The lobbying efforts underscore how some nations refused to believe the administration’s pledge — which has been consistently questioned — that the process would be entirely void of politics.
“By definition, when organizations or countries are competing for a scarce commodity — it just couldn’t be made fast enough — they’re going to use any resource they have to try to get what they” need, said one lobbyist for a foreign country involved in advocating for surplus doses from the U.S. government. “They look around and say who do we know and let’s make sure they know the request.”
The lobbyist likened it to jockeying for an invitation to the White House or a State dinner. “You use whatever resources you have,” the individual said.
But to Russell, the need for countries to turn to K Street to help with their efforts to combat a global pandemic underscores how problematic and disjointed that vaccination campaign has been. She argued that “the stark, clearly outrageous reality that some of the poorest countries on the planet are having to shell out sizable taxpayer resources” for D.C. lobbyists is “beyond appalling.”
“These are the moves of desperate countries that are better suited for a casino,” Russell said. “They’re fighting a terrifying global pandemic. Who has the better equipped lobbyist, who has the disposable resources to invest in a K Street expert? There is a public health crisis that’s killed far more than the 5 million people who are the most conservative death count.”
Some foreign governments focused their vaccine lobbying on Congress. TheGROUP DC, a lobbying firm whose staff includes Sudafi Henry—Biden’s former legislative affairs director while he was vice president—along with former aides to top Biden administration officials, was paid $600,000 by the Republic of Trinidad and Tobago and $400,000 by Barbados’ economic development agency during the six-month period ending in October for services that included lobbying on vaccines.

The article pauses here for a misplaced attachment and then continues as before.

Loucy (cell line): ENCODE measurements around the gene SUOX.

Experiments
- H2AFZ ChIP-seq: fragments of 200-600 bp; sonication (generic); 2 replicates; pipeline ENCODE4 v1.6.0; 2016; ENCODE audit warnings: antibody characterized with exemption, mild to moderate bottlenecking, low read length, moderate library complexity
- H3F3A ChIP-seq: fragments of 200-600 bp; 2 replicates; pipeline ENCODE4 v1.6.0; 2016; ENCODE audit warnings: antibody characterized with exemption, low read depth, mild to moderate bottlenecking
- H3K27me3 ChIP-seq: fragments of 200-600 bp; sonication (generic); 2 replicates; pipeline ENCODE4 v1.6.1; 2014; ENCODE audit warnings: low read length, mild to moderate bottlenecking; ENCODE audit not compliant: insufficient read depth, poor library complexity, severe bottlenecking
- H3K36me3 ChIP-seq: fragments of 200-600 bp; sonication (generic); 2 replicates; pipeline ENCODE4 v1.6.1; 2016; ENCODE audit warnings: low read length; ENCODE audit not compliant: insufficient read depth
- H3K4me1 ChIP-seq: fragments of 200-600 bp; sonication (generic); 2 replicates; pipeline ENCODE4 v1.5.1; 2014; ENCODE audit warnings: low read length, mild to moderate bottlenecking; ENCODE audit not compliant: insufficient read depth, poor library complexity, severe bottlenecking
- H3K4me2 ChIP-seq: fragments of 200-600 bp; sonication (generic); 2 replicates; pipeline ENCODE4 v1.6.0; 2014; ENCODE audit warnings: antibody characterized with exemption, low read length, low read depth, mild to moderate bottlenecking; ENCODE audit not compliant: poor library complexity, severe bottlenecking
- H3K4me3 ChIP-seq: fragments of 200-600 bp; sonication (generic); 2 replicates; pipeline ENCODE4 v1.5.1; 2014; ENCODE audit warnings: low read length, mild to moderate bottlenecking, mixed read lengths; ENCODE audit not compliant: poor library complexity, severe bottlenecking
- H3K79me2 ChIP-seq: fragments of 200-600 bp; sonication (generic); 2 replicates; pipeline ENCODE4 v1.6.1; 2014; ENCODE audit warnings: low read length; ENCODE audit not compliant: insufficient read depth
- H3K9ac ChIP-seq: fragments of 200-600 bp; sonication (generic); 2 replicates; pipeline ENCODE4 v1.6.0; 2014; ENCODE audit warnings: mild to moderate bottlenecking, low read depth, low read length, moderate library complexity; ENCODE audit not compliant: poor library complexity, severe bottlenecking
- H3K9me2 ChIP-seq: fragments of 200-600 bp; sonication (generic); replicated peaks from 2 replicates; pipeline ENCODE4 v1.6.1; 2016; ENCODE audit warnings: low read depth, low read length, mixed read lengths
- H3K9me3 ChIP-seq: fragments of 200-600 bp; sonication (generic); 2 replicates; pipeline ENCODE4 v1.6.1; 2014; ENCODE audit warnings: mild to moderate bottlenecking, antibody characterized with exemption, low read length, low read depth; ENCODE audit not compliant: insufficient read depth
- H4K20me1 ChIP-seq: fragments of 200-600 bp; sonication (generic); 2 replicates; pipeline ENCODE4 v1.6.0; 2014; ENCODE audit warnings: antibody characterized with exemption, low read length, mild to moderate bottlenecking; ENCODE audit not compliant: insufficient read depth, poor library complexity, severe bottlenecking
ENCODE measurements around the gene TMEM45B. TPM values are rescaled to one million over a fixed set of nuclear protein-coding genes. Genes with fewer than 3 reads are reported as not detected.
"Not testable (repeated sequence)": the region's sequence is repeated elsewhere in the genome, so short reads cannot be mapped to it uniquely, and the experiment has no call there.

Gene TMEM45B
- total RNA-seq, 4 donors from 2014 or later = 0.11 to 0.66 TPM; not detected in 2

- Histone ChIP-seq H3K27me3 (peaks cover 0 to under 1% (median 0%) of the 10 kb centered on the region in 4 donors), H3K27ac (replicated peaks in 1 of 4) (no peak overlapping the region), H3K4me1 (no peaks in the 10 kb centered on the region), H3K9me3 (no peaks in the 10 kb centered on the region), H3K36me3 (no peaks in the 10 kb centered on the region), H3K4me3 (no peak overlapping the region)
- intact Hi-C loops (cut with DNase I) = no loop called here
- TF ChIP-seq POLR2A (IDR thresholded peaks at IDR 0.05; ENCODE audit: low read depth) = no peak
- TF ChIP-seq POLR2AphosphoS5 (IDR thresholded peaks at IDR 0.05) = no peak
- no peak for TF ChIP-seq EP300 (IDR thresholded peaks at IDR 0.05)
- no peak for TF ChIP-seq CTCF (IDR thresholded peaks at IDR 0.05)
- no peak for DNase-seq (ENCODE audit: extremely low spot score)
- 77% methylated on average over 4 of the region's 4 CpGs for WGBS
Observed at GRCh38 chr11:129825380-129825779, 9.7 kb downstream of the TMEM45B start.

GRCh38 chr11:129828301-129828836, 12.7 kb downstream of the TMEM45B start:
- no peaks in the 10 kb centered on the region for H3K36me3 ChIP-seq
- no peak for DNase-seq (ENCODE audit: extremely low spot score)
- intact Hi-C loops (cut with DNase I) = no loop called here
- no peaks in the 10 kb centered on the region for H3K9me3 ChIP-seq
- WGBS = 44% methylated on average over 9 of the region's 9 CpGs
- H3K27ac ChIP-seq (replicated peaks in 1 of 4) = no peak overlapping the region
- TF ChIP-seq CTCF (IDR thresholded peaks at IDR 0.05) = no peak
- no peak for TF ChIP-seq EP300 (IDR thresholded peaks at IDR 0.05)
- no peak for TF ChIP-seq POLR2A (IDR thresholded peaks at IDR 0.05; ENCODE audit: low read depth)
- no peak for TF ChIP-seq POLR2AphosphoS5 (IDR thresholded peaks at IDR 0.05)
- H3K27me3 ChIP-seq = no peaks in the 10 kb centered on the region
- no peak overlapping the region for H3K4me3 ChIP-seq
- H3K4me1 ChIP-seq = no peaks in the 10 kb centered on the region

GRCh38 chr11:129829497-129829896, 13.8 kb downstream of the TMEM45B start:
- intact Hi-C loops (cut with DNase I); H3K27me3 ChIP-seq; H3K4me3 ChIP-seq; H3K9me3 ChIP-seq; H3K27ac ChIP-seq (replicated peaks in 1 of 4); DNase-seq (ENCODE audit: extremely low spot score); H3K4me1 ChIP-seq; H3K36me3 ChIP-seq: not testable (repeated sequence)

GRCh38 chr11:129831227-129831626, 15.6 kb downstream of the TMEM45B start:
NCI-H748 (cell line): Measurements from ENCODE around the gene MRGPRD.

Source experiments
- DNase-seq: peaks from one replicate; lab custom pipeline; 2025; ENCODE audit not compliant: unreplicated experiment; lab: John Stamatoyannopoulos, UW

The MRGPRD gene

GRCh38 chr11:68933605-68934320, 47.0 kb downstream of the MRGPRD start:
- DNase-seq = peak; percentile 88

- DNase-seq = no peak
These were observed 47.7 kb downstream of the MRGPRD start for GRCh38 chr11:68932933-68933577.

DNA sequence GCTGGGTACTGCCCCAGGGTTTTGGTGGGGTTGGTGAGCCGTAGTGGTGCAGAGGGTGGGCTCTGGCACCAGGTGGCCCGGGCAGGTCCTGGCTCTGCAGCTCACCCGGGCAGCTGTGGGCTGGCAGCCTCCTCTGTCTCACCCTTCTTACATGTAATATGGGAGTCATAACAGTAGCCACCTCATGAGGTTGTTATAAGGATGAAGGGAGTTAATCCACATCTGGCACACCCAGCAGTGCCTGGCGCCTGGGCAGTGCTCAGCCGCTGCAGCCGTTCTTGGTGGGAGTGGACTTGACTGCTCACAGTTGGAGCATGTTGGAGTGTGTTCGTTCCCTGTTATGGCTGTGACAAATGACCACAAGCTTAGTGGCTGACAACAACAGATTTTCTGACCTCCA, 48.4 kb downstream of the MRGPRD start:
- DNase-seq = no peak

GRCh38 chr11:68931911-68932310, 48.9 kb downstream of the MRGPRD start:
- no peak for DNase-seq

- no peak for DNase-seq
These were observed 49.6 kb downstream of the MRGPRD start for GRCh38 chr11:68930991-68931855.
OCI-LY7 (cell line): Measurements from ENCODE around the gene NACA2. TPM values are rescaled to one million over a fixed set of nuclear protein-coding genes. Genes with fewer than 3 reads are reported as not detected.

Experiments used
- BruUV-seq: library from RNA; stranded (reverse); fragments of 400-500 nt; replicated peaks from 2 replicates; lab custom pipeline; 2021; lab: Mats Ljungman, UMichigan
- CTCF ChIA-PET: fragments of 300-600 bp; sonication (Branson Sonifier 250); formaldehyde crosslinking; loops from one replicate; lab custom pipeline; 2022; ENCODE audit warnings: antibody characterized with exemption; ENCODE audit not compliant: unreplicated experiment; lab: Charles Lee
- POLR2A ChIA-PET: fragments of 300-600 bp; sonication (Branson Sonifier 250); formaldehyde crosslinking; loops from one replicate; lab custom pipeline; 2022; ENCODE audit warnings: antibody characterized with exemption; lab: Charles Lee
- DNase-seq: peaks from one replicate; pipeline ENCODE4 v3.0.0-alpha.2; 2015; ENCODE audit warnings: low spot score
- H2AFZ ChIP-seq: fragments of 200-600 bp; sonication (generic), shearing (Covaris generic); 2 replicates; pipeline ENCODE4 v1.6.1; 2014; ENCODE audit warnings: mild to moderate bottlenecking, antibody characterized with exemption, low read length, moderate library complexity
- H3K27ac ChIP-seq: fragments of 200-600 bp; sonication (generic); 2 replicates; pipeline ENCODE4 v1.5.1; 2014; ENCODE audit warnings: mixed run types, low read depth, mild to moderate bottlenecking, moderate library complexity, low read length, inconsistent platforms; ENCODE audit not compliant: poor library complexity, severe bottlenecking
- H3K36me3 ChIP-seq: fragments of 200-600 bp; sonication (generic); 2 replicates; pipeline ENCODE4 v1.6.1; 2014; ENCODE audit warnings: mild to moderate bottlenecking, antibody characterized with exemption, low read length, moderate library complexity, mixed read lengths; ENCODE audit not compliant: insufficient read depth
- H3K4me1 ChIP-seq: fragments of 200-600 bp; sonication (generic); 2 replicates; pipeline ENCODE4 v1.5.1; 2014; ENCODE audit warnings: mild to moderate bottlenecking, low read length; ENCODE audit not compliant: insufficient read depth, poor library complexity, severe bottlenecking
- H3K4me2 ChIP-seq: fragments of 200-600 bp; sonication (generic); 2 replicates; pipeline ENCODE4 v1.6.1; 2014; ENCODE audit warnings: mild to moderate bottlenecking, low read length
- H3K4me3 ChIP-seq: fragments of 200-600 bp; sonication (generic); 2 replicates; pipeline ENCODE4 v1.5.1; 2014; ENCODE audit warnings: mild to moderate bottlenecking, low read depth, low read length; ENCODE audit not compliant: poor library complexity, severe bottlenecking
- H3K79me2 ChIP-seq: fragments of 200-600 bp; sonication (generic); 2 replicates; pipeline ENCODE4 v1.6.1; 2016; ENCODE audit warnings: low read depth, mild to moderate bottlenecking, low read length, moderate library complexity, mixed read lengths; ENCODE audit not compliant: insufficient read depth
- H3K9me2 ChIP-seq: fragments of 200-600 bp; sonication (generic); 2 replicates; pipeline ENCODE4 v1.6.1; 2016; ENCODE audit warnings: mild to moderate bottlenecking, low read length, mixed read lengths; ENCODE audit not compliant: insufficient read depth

In turn, theGROUP DC connected with staff for Rep. Jim Clyburn (D-S.C.), a close ally of the president, to discuss, among other issues, Covid-19 vaccines and vaccine distribution to Barbados and the Caribbean region. In fact, Clyburn held a virtual meeting in June with Barbados Prime Minister Mia Mottley. Del. Stacey Plaskett (D-V.I.) also met with theGROUP DC on behalf of Barbados. For Trinidad and Tobago, theGROUP DC held two meetings with Rep. Gregory Meeks (D-N.Y.), where attendees discussed, among other topics, Covid vaccination availability for the country and Caribbean region.
The connections to policymakers around Washington are far from the only benefit foreign countries got when they enlisted lobbyists. Some of the firms advocating for additional vaccine doses on a country’s behalf also represent those manufacturing the vaccines. TheGROUP DC, for example, began representing vaccine maker Pfizer in September.
Akin Gump Strauss Hauer & Feld, a powerhouse D.C. lobbying shop, represents Japan — as well as Pfizer and Pharmaceutical Research and Manufacturers of America, or PhRMA, which counts vaccine makers AstraZeneca, Johnson & Johnson, and Pfizer among its members.
A spokesperson for PhRMA declined to comment.
While disclosures about the nature of the contact are unclear, a team at Akin Gump connected with representatives at PhRMA, Pfizer, AstraZeneca, Johnson & Johnson, and Moderna to “discuss COVID-19 response” on behalf of Japan as early as 2020. Those contacted included a senior director for Pfizer, Tucker Knott, and the senior vice president of government engagement at Moderna, John Lepore, along with others who have jurisdiction over international policy. Akin Gump spoke several times by email or phone with Elissa Alben, the head of global trade policy at Pfizer who was named one of “Washington’s Most Influential People” by the Washingtonian Magazine.
Japan remains among the top 20 countries with the highest vaccination rates.